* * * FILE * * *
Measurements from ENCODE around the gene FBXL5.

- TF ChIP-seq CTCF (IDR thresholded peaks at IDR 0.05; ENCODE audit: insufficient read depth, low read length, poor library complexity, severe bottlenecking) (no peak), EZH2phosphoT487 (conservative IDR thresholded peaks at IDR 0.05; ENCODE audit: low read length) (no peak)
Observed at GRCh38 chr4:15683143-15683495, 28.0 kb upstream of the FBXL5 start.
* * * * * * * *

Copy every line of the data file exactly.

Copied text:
Measurements from ENCODE around the gene FBXL5.

- TF ChIP-seq CTCF (IDR thresholded peaks at IDR 0.05; ENCODE audit: insufficient read depth, low read length, poor library complexity, severe bottlenecking) (no peak), EZH2phosphoT487 (conservative IDR thresholded peaks at IDR 0.05; ENCODE audit: low read length) (no peak)
Observed at GRCh38 chr4:15683143-15683495, 28.0 kb upstream of the FBXL5 start.